Karen Nathan by Karen Nathan

As a health and exercise professional, you may already be comfortable with the notion that relapse is common. Perhaps you have regularly witnessed your clients stray from their stated wellness goals. In my everyday work, I see clients waver in their commitment to lifestyle changes, especially in the realms of weight loss, smoking cessation and chronic disease management. Over the years, I have come to appreciate that occasional lapses in health-related behavior change are common and even to be expected. No one is perfect, after all.

To help my clients succeed in the long term, I normalize their slip-ups and even prepare them for more mistakes in the future. Then, I help them renew their commitment and make a viable plan for getting right back on track. Consider these practical strategies to better support your clients:


  • Differentiate between a small lapse and a full relapse. People occasionally lapse or briefly revert back to former habits, perhaps not exercising for a week or overeating at a dinner party. Remind your clients that these short and occasional missteps need not reverse their hard-earned progress. Reassure them that they can take control of the situation by getting back to a healthy routine right away. The risk to their progress becomes real, however, if these small-scale slip-ups continue unabated and unaddressed. At that point, your client could be experiencing relapse, or a full return to old and unhelpful habits.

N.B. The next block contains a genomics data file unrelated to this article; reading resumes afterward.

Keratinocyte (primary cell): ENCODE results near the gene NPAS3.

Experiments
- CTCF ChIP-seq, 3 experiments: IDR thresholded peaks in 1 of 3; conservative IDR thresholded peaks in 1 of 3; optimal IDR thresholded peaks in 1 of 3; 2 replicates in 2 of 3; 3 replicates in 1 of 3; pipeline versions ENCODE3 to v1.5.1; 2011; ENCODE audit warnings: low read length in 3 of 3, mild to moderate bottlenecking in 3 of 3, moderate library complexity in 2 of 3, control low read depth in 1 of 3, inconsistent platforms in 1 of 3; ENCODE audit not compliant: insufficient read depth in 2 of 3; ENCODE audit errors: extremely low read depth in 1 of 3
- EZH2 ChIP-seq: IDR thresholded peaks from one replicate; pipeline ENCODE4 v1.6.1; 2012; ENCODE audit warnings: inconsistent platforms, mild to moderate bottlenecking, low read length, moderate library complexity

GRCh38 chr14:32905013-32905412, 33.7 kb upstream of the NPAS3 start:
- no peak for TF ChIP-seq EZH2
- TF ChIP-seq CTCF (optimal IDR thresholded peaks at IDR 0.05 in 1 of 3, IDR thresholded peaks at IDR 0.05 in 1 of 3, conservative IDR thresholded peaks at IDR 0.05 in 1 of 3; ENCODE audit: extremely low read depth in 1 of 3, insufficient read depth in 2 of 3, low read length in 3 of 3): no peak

• Talk back to the negative thoughts. People are understandably disappointed when their mistakes lead to the unwanted return of old habits. Some are tempted to be overly critical of themselves or believe their lapse is evidence that they’re incapable of making lifestyle modifications. They may make comments such as, “I’m not good at this, so I might as well stop trying.” Show your clients how to tamp down negative thoughts and all-or-nothing thinking patterns. You can increase your effectiveness by teaching your clients to talk back to their sabotaging beliefs. Help them develop better responses such as, “Fitness is a skill and I will get better at it with more practice.”
  • Get curious and learn from mistakes. Once your clients let go of their harsh self-criticism, they are more likely to get curious about what led them to their most recent slip-ups. Your role is to help them reframe the experience as a learning opportunity. Through your capable guidance, clients can uncover the triggers that led to the lapse. By asking powerful questions, a pattern of behavior might emerge. How often does this situation arise? What role did social pressure play in your choices? What time management techniques might be useful here?
  • Recognize and plan for high-risk situations. Once your client recognizes the circumstances or variables that trigger unhelpful behaviors, it’s time to create a recovery plan. People feel empowered when they have a specific and reasonable plan in place. Remember, the comeback can be as unique as the person devising it. You’re on the right track if your client knows what to do differently the next time a known trigger arises. As a nonjudgmental and supportive professional, you are highly skilled at guiding people as they plan, prioritize and problem solve their way to a healthier lifestyle.

These relapse-prevention strategies can be a boon to both you and the people you coach. Your clients will benefit by developing useful skills when it comes to sustainable lifestyle change or any other important goal they set for themselves. And by anticipating your clients' needs and skillfully guiding them when they need you most, you’ll find that clients and other referral sources will value your work and send their friends and family to work with you.